About the structure of the Nuclear Summit, we do not have secretarial body requesting a meeting. So if there’s some agreement then that if we need some kind of like an executive body, too, to make it happen – I heard that IAEA can be – can like perform those kind of role. Is there any kind of progress about that conversation where the IAEA can be taking those kind of roles? AMBASSADOR JENKINS:
Yeah. I’m not aware of any specific conversations like that. I mean, you’re talking about a secretary just to focus on the Nuclear Security Summit, to actually make it happen?QUESTION:
Right. Yeah, just like working plan; maybe someone who is monitoring or who has to execute what we have agreed upon. So maybe IAEA dealing with those kind of issues.AMBASSASDOR JENKINS:
Yes. That’s an issue of discussion actually right now and what – how are we going to monitor or keep track of the commitments made. And we definitely want to have a mechanism, and I think that’s one of the things we’re going to be talking about in the future is what’s the best way and what’s the best body or country or whoever to actually host or keep track of the commitments made.QUESTION:
Is IAEA leadership very willing to assume that kind of role or they are –AMBASSADOR JENKINS:
I don’t think we’ve had that discussion. At least, there may be discussions ongoing in different parts of the government or with others in the IAEA. I’m not aware of that, that they’re – that they have an interest in it, but they might.QUESTION:
What’s the U.S. position right now?AMBASSADOR JENKINS:
We don’t really have one on that because we’re just – right now, we’re just thinking through the process ourselves about what it would look like, how it will be maintained. Would it be a computerized something or countries would input their data in terms of what they’re doing to follow up on their commitments? So we’re still talking about that right now. We haven’t decided yet. And it’s not really the U.S. position. It’s not just a U.S. decision either; since other countries have to be a part of this, we need to engage other countries.QUESTION:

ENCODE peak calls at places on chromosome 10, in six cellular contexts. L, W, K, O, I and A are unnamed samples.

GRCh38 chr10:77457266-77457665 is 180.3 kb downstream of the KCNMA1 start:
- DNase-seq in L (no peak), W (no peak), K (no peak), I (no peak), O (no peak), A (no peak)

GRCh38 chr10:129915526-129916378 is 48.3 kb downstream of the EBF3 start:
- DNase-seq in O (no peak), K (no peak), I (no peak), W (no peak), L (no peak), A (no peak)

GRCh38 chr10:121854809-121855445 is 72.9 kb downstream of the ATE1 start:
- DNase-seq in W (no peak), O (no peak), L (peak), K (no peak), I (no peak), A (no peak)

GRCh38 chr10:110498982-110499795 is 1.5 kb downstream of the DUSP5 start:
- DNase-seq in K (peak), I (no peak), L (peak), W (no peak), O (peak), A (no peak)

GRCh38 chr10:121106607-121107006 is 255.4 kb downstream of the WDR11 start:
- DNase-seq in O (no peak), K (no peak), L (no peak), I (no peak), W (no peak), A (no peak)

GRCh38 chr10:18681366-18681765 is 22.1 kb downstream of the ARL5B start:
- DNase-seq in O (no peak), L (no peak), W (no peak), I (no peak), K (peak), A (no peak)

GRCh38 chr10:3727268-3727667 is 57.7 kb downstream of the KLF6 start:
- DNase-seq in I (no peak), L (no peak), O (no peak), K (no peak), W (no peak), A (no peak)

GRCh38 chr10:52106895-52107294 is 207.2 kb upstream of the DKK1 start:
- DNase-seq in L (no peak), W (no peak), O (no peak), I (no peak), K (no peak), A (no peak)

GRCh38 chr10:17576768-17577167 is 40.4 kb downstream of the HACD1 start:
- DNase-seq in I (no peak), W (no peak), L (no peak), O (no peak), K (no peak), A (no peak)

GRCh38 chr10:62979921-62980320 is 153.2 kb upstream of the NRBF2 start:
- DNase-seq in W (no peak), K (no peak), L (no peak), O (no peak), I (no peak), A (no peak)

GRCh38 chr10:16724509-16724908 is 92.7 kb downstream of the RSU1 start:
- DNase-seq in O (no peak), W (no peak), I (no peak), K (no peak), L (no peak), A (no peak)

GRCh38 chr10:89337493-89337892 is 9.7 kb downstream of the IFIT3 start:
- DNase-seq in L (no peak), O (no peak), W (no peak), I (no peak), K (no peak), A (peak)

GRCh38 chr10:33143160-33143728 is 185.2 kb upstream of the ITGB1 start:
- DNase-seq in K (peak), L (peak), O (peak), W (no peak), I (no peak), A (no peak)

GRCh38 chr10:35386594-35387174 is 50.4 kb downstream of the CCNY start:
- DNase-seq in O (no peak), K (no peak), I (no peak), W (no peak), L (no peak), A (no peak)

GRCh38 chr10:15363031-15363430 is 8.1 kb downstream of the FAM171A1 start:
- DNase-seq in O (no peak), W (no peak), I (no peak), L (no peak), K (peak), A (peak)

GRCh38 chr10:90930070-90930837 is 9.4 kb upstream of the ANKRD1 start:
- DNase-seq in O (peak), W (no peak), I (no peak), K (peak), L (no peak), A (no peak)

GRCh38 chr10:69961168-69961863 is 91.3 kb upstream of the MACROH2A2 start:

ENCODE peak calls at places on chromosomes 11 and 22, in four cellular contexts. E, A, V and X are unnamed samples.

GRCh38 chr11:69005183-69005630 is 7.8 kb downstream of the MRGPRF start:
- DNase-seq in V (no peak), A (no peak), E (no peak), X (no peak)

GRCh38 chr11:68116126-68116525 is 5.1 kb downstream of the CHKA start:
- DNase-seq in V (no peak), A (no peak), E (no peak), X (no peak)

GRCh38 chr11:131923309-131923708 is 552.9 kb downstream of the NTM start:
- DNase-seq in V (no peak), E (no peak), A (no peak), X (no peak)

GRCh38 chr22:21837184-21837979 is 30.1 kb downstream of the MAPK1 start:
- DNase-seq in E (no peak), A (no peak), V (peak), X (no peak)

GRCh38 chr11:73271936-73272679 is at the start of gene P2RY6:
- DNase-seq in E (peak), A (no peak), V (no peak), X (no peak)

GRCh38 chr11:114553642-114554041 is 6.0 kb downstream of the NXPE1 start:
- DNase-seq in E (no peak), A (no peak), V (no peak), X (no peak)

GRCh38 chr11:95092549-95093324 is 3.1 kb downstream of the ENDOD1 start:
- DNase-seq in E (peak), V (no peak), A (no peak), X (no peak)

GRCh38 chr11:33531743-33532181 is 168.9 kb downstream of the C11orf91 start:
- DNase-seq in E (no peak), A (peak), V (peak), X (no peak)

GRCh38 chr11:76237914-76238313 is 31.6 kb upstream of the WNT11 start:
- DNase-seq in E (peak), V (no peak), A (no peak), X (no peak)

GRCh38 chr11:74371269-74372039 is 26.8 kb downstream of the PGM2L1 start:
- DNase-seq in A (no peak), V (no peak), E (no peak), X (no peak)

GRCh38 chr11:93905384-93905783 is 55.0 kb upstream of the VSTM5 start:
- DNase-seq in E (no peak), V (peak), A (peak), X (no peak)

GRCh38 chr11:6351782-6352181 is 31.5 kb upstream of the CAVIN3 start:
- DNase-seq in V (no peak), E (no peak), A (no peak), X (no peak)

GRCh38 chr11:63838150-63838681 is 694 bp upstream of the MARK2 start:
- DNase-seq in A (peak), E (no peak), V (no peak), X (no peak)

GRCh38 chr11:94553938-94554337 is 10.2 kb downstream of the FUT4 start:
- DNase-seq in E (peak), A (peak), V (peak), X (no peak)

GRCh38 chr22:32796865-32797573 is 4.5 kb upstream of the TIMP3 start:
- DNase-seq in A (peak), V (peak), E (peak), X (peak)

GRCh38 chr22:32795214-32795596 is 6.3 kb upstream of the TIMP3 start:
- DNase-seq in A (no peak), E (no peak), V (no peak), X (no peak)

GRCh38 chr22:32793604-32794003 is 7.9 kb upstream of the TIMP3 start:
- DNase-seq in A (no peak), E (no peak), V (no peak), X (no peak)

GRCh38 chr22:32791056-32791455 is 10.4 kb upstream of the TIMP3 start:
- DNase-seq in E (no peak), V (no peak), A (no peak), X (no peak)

Do you have to have a consensus to –AMBASSADOR JENKINS:
Yeah, consensus would be good. (Laughter.) Yeah. And I think we can get one on that because that’s really just a process question. It’s not – I don’t think it’s really a substance question. It’s more of a process – what’s the best way in which we do that, at least I --QUESTION:
What’s the next milestone we have to achieve on this process? Because you just started the process of second Nuclear Summit, it’s a little bit early to tell. But maybe you have some milestone in mind that you may want to achieve.AMBASSADOR JENKINS:
Well, I guess my personal milestone, one would be the four-year effort to the security of all the nuclear material will go to the end of 2013. So it would be great if we – most – a lot of the commitments that have been made, the work plan are achieved by a mid-point or something. I mean, some of the commitments are easier to do than others, obviously. I mean, moving HEU around is going to take a lot more because they have a lot of agreements. You’ve got to think if the countries want to ratify certain things, certain conventions. So a milestone would be how far have we gone looking at the work plan in terms of achieving our goals as we look toward the 2013 timeframe for the four-year plan.QUESTION:
Is Gary Samore still dealing with North Korea and sanctions? AMBASSADOR JENKINS:
I believe, and I mean, I’m trying to think of the NSC structure. I believe he does still work – it may be one of the – the Nuclear Security Summit is just one of the areas under his large portfolio. And so nuclear nonproliferation issues in North Korea, I would assume, falls under his portfolio because he does the nuclear nonproliferation work. He does the WMD work and he has a number of people work underneath him, and Laura Holgate’s one of them and she does a lot of this – all the Nuclear Security Summit work.QUESTION:
Do you remember who was representing Poland at this seminary in Warsaw?AMBASSADOR JENKINS:
Marek – I don’t want to say his last name incorrectly. I’m going to spell it – S-z-c-z-y-g-i-e-l.AMBASSADOR JENKINS:
He’s from the MFA and he’s also the Sherpa for Poland.QUESTION:
Ministry of Foreign Affairs, right.AMBASSADOR JENKINS:
Yeah. And it was a great meeting in Poland, with lots of good parts that we’re using as the example, and Marek’s going to be – he doesn’t know it yet – but we might ask him to say a few words about the meeting at some of our upcoming sherpa meetings. And now I’m engaged in working with other countries to play a leadership role and we’re using that as an example of the way in which they could design a similar meeting. So, we’re very appreciative.